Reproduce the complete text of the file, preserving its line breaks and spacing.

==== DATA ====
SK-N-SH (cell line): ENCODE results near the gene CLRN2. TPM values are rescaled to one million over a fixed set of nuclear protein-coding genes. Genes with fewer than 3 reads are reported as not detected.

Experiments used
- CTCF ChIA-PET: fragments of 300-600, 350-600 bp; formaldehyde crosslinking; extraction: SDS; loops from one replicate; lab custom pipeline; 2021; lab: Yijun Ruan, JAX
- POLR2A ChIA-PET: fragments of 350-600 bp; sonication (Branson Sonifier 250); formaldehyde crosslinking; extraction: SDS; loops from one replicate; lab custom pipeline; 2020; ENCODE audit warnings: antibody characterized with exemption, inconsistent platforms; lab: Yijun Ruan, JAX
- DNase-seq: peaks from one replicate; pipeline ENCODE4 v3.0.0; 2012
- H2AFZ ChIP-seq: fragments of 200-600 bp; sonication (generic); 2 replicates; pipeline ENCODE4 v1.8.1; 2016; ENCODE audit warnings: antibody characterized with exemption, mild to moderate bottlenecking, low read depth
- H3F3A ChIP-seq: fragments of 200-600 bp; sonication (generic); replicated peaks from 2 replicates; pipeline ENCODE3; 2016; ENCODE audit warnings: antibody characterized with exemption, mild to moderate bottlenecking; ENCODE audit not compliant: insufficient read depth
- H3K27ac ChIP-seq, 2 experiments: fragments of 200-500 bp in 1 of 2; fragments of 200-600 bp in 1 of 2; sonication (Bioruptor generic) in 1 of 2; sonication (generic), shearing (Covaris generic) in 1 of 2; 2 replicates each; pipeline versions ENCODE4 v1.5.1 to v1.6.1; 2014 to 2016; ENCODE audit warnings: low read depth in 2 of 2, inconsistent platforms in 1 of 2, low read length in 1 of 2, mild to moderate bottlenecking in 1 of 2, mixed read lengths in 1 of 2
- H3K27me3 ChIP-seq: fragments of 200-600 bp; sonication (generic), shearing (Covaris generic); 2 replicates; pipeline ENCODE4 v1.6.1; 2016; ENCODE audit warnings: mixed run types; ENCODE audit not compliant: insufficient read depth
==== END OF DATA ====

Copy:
SK-N-SH (cell line): ENCODE results near the gene CLRN2. TPM values are rescaled to one million over a fixed set of nuclear protein-coding genes. Genes with fewer than 3 reads are reported as not detected.

Experiments used
- CTCF ChIA-PET: fragments of 300-600, 350-600 bp; formaldehyde crosslinking; extraction: SDS; loops from one replicate; lab custom pipeline; 2021; lab: Yijun Ruan, JAX
- POLR2A ChIA-PET: fragments of 350-600 bp; sonication (Branson Sonifier 250); formaldehyde crosslinking; extraction: SDS; loops from one replicate; lab custom pipeline; 2020; ENCODE audit warnings: antibody characterized with exemption, inconsistent platforms; lab: Yijun Ruan, JAX
- DNase-seq: peaks from one replicate; pipeline ENCODE4 v3.0.0; 2012
- H2AFZ ChIP-seq: fragments of 200-600 bp; sonication (generic); 2 replicates; pipeline ENCODE4 v1.8.1; 2016; ENCODE audit warnings: antibody characterized with exemption, mild to moderate bottlenecking, low read depth
- H3F3A ChIP-seq: fragments of 200-600 bp; sonication (generic); replicated peaks from 2 replicates; pipeline ENCODE3; 2016; ENCODE audit warnings: antibody characterized with exemption, mild to moderate bottlenecking; ENCODE audit not compliant: insufficient read depth
- H3K27ac ChIP-seq, 2 experiments: fragments of 200-500 bp in 1 of 2; fragments of 200-600 bp in 1 of 2; sonication (Bioruptor generic) in 1 of 2; sonication (generic), shearing (Covaris generic) in 1 of 2; 2 replicates each; pipeline versions ENCODE4 v1.5.1 to v1.6.1; 2014 to 2016; ENCODE audit warnings: low read depth in 2 of 2, inconsistent platforms in 1 of 2, low read length in 1 of 2, mild to moderate bottlenecking in 1 of 2, mixed read lengths in 1 of 2
- H3K27me3 ChIP-seq: fragments of 200-600 bp; sonication (generic), shearing (Covaris generic); 2 replicates; pipeline ENCODE4 v1.6.1; 2016; ENCODE audit warnings: mixed run types; ENCODE audit not compliant: insufficient read depth